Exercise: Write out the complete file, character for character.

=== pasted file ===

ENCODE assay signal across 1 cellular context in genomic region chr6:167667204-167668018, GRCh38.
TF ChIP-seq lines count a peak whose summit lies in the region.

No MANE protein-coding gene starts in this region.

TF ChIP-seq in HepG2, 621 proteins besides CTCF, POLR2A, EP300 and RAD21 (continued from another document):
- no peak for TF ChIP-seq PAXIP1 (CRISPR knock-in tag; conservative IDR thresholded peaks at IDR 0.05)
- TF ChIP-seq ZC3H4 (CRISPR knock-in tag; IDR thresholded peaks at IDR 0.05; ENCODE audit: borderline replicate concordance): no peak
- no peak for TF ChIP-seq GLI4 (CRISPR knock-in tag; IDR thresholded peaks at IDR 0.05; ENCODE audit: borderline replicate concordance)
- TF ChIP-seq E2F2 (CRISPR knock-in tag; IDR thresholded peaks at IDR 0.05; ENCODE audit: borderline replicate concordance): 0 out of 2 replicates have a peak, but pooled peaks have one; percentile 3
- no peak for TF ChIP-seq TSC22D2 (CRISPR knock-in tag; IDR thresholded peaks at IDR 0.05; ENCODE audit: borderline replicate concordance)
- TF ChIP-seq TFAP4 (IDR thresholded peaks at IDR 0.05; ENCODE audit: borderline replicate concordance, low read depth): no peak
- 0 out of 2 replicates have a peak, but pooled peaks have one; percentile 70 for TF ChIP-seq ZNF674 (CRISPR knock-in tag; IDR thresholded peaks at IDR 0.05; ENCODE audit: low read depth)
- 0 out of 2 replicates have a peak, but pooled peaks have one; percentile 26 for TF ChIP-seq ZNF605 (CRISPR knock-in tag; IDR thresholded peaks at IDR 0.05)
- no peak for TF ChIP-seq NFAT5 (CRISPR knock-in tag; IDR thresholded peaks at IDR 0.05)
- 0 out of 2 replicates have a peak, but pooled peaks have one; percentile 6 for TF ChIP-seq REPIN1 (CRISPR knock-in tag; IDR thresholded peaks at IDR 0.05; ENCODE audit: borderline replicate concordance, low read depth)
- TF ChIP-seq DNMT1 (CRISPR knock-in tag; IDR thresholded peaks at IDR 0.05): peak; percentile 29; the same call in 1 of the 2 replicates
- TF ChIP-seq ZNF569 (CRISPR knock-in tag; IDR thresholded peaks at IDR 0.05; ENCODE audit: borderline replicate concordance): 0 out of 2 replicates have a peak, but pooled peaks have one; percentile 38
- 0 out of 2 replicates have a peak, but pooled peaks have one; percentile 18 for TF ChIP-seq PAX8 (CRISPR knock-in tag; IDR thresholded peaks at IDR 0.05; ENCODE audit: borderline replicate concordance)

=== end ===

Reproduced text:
ENCODE assay signal across 1 cellular context in genomic region chr6:167667204-167668018, GRCh38.
TF ChIP-seq lines count a peak whose summit lies in the region.

No MANE protein-coding gene starts in this region.

TF ChIP-seq in HepG2, 621 proteins besides CTCF, POLR2A, EP300 and RAD21 (continued from another document):
- no peak for TF ChIP-seq PAXIP1 (CRISPR knock-in tag; conservative IDR thresholded peaks at IDR 0.05)
- TF ChIP-seq ZC3H4 (CRISPR knock-in tag; IDR thresholded peaks at IDR 0.05; ENCODE audit: borderline replicate concordance): no peak
- no peak for TF ChIP-seq GLI4 (CRISPR knock-in tag; IDR thresholded peaks at IDR 0.05; ENCODE audit: borderline replicate concordance)
- TF ChIP-seq E2F2 (CRISPR knock-in tag; IDR thresholded peaks at IDR 0.05; ENCODE audit: borderline replicate concordance): 0 out of 2 replicates have a peak, but pooled peaks have one; percentile 3
- no peak for TF ChIP-seq TSC22D2 (CRISPR knock-in tag; IDR thresholded peaks at IDR 0.05; ENCODE audit: borderline replicate concordance)
- TF ChIP-seq TFAP4 (IDR thresholded peaks at IDR 0.05; ENCODE audit: borderline replicate concordance, low read depth): no peak
- 0 out of 2 replicates have a peak, but pooled peaks have one; percentile 70 for TF ChIP-seq ZNF674 (CRISPR knock-in tag; IDR thresholded peaks at IDR 0.05; ENCODE audit: low read depth)
- 0 out of 2 replicates have a peak, but pooled peaks have one; percentile 26 for TF ChIP-seq ZNF605 (CRISPR knock-in tag; IDR thresholded peaks at IDR 0.05)
- no peak for TF ChIP-seq NFAT5 (CRISPR knock-in tag; IDR thresholded peaks at IDR 0.05)
- 0 out of 2 replicates have a peak, but pooled peaks have one; percentile 6 for TF ChIP-seq REPIN1 (CRISPR knock-in tag; IDR thresholded peaks at IDR 0.05; ENCODE audit: borderline replicate concordance, low read depth)
- TF ChIP-seq DNMT1 (CRISPR knock-in tag; IDR thresholded peaks at IDR 0.05): peak; percentile 29; the same call in 1 of the 2 replicates
- TF ChIP-seq ZNF569 (CRISPR knock-in tag; IDR thresholded peaks at IDR 0.05; ENCODE audit: borderline replicate concordance): 0 out of 2 replicates have a peak, but pooled peaks have one; percentile 38
- 0 out of 2 replicates have a peak, but pooled peaks have one; percentile 18 for TF ChIP-seq PAX8 (CRISPR knock-in tag; IDR thresholded peaks at IDR 0.05; ENCODE audit: borderline replicate concordance)